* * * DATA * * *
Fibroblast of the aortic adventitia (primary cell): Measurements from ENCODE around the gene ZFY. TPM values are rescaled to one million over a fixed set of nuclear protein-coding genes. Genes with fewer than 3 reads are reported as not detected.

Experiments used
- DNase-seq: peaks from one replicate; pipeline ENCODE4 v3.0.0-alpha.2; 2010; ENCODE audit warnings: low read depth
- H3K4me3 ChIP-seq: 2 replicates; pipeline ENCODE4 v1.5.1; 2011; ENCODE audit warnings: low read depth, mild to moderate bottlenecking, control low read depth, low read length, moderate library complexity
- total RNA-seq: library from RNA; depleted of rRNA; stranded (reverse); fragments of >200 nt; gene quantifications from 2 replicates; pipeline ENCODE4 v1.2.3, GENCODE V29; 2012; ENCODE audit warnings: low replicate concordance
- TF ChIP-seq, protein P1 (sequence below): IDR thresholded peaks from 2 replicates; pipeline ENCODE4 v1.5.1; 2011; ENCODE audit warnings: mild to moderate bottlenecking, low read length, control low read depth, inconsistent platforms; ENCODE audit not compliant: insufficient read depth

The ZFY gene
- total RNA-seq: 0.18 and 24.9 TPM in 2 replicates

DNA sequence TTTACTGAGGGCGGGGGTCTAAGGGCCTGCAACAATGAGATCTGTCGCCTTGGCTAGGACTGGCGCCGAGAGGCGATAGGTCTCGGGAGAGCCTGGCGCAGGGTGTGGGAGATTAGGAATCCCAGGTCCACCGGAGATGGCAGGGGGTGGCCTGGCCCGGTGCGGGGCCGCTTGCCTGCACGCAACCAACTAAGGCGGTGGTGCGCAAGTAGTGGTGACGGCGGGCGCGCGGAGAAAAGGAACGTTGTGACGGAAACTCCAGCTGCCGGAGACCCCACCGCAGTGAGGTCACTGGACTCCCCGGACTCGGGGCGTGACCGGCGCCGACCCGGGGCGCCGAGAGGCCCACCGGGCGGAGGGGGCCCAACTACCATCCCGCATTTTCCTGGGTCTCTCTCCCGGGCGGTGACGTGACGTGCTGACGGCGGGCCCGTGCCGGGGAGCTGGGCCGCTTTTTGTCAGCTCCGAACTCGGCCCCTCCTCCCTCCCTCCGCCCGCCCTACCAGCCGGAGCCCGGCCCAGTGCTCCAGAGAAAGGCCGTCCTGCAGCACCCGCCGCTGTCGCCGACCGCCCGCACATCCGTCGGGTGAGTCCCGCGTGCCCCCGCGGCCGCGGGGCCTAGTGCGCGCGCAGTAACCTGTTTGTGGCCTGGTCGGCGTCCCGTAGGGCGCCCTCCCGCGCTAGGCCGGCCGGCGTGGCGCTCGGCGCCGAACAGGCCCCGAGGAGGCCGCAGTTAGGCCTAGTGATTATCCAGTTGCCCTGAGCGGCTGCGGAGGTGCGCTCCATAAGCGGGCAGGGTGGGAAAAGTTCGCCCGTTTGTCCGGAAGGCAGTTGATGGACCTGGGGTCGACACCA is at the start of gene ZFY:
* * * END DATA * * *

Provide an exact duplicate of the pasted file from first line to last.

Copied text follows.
Fibroblast of the aortic adventitia (primary cell): Measurements from ENCODE around the gene ZFY. TPM values are rescaled to one million over a fixed set of nuclear protein-coding genes. Genes with fewer than 3 reads are reported as not detected.

Experiments used
- DNase-seq: peaks from one replicate; pipeline ENCODE4 v3.0.0-alpha.2; 2010; ENCODE audit warnings: low read depth
- H3K4me3 ChIP-seq: 2 replicates; pipeline ENCODE4 v1.5.1; 2011; ENCODE audit warnings: low read depth, mild to moderate bottlenecking, control low read depth, low read length, moderate library complexity
- total RNA-seq: library from RNA; depleted of rRNA; stranded (reverse); fragments of >200 nt; gene quantifications from 2 replicates; pipeline ENCODE4 v1.2.3, GENCODE V29; 2012; ENCODE audit warnings: low replicate concordance
- TF ChIP-seq, protein P1 (sequence below): IDR thresholded peaks from 2 replicates; pipeline ENCODE4 v1.5.1; 2011; ENCODE audit warnings: mild to moderate bottlenecking, low read length, control low read depth, inconsistent platforms; ENCODE audit not compliant: insufficient read depth

The ZFY gene
- total RNA-seq: 0.18 and 24.9 TPM in 2 replicates

DNA sequence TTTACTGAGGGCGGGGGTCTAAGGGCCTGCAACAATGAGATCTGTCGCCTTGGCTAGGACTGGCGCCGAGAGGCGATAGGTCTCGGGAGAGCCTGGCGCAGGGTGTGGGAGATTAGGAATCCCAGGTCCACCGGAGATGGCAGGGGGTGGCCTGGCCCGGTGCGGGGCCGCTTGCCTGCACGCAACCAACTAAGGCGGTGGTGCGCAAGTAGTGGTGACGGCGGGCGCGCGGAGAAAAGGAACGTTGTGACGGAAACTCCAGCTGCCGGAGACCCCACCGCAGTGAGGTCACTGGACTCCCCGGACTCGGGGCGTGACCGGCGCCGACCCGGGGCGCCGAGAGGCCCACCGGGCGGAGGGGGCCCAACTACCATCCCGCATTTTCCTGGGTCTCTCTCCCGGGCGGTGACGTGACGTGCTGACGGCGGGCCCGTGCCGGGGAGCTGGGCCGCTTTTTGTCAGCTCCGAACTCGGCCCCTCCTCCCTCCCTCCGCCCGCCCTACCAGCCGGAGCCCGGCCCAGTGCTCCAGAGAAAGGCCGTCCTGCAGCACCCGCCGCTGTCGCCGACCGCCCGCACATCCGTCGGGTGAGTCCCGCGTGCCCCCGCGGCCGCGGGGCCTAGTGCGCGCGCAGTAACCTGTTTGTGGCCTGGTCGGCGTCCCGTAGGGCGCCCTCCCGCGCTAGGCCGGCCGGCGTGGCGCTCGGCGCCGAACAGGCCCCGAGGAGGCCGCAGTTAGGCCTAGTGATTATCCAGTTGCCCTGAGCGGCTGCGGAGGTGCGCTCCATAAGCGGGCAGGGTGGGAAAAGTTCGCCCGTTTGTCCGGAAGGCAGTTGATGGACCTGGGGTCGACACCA is at the start of gene ZFY: